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If you are a pro photographer, you have probably heard this line in the past. It probably came from someone who liked your photos, but who only found your gear and editing software to be worthy of appreciation. If you haven’t had an encounter like this yet, you are either a lucky pro or a photographer who hasn’t met enough people yet. People tend to exaggerate the influence of digital technology in photography, and these are the extreme cases.
So let’s assume, for the sake of this article, that sometime in the future you will have this dreaded encounter. What do you do? How do you react?
First of all, as with everything else, each individual reacts differently. Confident photographers will try to keep from laughing. This of course is the positive response. But I know photographers who had a very hard time rebuilding their self-esteem and confidence after such an episode.
Now, I am obviously not going to tell you how to react or act in public. But after being there myself, I can tell you what works and what doesn’t. You need to evaluate your interest in that person’s opinion. Is it someone who loves photography but has no idea what it’s about? Or is a potential client with a need, but poor knowledge in the field? As cruel as this may sound, your actions will be dictated by the interest you have for that person.
Either way, the last thing you want to do is burst into flames and start your hour long speech about how insignificant the gear is compared to all the education you invested in, the thousands of hours you spent photographing and all the workshops you went to. You know that’s true, I know that’s true, but it’s very unlikely that a person who thinks your camera is the hero will understand. But this shouldn’t go unexplained either. You should mention it, but you should have diplomacy in your reply. Use comparisons. My favorite one, and this is quickly becoming a classic, is with chefs and cooking. When you go to a restaurant, have a fantastic meal, do you honestly think it was made by the chef or the oven? Examples like this are good for telling your thoughts in the other person’s language. Ideally, if someone who has this opinion about your work is a potential client, you should be able to walk away. Unfortunately, so many photographers don’t have that privilege and their prides and egos have to take massive blows.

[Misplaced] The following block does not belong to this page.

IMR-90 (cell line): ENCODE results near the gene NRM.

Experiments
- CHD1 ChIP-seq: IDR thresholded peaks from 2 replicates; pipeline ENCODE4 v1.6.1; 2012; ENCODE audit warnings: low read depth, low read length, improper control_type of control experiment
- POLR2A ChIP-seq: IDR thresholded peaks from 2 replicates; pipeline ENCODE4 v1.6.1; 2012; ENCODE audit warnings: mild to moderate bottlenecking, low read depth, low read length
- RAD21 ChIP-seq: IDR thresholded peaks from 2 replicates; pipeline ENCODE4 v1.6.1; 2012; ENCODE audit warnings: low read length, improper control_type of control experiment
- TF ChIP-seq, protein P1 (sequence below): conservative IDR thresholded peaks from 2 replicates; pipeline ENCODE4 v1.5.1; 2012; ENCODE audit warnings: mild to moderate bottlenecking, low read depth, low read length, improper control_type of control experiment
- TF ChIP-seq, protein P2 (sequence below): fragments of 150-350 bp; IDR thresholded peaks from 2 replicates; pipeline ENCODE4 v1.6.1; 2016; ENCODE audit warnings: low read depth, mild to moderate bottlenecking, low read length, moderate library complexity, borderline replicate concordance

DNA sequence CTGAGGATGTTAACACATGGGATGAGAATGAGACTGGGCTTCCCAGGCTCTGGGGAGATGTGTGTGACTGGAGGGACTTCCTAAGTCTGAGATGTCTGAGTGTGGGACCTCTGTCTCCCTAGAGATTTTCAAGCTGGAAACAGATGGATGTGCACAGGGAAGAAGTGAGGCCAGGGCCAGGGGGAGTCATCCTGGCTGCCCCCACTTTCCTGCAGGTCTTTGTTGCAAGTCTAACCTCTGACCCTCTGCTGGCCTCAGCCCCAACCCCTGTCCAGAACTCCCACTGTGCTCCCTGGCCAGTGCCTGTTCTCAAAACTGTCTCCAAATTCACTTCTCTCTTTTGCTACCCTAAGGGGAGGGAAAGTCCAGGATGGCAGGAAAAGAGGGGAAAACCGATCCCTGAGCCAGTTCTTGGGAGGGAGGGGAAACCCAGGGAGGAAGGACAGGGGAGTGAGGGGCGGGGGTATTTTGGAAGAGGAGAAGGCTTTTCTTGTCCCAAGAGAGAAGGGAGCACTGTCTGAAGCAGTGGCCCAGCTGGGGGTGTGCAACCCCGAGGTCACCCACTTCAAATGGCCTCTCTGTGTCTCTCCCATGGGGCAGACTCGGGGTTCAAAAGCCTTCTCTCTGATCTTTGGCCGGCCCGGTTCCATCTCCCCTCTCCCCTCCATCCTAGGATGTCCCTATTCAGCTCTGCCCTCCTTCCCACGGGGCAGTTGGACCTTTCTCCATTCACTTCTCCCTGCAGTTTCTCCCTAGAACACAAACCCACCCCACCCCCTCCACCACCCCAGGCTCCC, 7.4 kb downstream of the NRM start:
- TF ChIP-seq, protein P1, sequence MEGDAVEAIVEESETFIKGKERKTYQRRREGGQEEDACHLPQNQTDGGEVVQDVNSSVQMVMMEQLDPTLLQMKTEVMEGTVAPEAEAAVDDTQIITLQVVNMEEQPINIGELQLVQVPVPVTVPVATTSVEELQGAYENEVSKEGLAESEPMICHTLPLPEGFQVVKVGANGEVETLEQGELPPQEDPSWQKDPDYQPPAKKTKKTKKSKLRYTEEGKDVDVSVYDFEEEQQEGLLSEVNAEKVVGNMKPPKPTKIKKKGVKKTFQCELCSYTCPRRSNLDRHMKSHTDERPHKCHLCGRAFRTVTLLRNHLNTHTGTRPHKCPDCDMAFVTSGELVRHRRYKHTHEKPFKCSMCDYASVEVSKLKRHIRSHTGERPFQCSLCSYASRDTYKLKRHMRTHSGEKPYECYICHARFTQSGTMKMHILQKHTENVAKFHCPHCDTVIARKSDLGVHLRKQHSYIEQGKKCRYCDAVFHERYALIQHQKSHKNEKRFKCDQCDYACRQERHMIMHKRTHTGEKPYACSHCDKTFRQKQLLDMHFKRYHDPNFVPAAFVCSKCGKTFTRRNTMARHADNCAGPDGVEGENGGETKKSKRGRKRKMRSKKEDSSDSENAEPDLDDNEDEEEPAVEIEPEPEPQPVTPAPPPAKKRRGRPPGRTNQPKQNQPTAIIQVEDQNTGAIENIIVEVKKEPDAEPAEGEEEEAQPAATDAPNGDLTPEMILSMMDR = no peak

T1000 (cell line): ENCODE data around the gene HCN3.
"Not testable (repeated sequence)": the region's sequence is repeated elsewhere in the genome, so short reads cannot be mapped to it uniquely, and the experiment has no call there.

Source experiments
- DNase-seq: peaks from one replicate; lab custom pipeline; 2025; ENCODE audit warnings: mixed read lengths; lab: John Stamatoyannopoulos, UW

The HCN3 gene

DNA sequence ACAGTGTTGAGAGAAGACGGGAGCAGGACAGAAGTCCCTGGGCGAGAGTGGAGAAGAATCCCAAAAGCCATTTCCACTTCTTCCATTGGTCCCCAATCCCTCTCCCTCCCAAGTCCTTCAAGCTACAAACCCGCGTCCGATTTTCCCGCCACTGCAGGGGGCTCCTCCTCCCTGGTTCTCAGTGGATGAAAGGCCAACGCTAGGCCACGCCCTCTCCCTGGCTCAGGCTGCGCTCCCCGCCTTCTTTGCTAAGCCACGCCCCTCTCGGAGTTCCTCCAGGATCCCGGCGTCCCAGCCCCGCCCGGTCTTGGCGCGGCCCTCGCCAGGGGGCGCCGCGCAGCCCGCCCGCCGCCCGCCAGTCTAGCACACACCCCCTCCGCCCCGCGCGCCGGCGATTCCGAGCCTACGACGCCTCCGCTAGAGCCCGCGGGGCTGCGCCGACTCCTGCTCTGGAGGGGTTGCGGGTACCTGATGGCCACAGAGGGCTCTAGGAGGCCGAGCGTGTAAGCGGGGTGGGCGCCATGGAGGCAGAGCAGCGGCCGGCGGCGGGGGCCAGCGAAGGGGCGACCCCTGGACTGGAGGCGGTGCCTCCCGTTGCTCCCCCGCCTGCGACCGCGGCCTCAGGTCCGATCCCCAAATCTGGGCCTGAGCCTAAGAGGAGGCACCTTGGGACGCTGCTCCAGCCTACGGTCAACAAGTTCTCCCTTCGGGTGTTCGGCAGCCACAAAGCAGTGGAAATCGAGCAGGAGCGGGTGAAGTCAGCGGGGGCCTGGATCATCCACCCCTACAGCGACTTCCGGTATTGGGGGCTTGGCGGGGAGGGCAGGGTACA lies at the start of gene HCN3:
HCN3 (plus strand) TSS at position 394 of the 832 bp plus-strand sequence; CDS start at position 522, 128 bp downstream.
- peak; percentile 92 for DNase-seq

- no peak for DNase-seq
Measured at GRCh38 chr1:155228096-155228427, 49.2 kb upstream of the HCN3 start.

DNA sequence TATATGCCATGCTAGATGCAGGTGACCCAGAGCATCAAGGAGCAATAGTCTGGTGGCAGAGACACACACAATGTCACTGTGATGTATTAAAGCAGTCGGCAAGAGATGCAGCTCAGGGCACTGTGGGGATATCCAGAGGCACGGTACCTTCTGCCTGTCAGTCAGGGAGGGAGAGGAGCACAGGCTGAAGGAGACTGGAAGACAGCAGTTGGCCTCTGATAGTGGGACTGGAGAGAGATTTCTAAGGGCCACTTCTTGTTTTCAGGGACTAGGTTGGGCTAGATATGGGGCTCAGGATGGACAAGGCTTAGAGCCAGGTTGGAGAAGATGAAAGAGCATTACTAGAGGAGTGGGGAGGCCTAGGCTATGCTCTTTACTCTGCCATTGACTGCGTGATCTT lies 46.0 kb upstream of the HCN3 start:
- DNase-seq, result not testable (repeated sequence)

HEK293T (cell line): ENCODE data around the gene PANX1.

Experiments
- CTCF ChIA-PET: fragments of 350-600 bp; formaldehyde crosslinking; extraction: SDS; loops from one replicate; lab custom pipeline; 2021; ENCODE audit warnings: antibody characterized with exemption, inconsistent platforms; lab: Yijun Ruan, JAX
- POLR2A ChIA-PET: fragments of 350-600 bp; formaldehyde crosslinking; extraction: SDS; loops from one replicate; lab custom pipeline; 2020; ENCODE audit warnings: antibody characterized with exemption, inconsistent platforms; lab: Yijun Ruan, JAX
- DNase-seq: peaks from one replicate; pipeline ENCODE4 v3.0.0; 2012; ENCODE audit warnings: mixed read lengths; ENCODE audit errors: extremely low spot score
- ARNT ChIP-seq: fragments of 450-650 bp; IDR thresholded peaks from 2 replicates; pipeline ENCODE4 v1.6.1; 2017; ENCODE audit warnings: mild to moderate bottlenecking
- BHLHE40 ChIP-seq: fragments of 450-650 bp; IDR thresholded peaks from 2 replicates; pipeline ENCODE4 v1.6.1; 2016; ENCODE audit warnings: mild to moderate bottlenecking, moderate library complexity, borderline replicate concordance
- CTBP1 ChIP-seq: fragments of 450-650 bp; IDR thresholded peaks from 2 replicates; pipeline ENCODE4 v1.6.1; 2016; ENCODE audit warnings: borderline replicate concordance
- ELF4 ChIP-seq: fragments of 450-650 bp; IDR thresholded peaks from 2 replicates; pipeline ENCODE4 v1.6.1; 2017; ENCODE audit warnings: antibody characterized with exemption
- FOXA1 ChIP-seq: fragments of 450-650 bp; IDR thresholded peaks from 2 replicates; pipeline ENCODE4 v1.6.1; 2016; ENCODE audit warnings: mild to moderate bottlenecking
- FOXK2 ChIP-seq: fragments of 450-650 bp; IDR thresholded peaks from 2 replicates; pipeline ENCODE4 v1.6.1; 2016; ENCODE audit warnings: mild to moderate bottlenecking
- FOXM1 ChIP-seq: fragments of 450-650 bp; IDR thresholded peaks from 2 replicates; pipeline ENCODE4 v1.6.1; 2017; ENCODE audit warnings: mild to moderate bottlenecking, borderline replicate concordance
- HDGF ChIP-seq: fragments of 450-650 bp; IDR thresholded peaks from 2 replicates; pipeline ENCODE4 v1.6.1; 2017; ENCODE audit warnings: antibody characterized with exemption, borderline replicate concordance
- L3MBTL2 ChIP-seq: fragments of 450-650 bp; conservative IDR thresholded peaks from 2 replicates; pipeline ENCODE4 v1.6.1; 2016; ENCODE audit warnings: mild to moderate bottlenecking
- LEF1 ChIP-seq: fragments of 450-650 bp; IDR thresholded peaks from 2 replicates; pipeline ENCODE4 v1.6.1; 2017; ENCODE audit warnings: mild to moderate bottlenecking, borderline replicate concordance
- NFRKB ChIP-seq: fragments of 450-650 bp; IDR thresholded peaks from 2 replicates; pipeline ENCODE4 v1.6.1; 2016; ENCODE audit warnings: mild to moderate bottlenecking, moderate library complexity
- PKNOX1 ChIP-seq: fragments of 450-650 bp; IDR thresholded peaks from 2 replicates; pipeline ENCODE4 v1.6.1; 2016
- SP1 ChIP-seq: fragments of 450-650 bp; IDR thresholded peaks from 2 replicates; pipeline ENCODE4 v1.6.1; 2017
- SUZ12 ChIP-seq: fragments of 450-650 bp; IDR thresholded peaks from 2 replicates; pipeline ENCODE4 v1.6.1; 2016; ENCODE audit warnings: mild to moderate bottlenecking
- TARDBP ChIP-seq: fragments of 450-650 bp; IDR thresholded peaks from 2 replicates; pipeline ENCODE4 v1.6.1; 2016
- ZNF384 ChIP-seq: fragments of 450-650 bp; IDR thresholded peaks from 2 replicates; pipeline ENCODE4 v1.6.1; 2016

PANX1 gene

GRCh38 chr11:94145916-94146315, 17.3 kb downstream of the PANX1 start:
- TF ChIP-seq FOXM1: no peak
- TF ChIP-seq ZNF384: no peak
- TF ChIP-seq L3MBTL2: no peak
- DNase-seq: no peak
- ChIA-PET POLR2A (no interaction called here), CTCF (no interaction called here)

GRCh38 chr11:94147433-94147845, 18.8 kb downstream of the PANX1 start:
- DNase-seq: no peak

But the people who compliment your gear instead of you are rarely bad people. Most of the times, they are just uneducated in the field of photography. I know it’s hard to believe in this day and age when there is so much photography everywhere, but that’s also a probable cause if you think about it. It’s not their fault that every other Joe is a photographer with a $2000 DSLR. If you were and outside viewer, you too would probably look at the whole thing with less credibility. If everyone knew how to cook like a prize winning chef, the concept of fine dining would go away.
What these folks need to understand is that the photography market has many levels. You have amateurs with kit cameras, and you have world renowned artists with gear worth a fortune. These are the extremes, and most of the guys and gals out there are somewhere in between.
Bottom line, whenever an episode like this takes place, take a deep breath and keep your cool. If it’s the kind of person who keeps an open mind, you will stand a good chance of showing them the light. If not, you are better off practicing the ancient saying “ignorance is bliss”.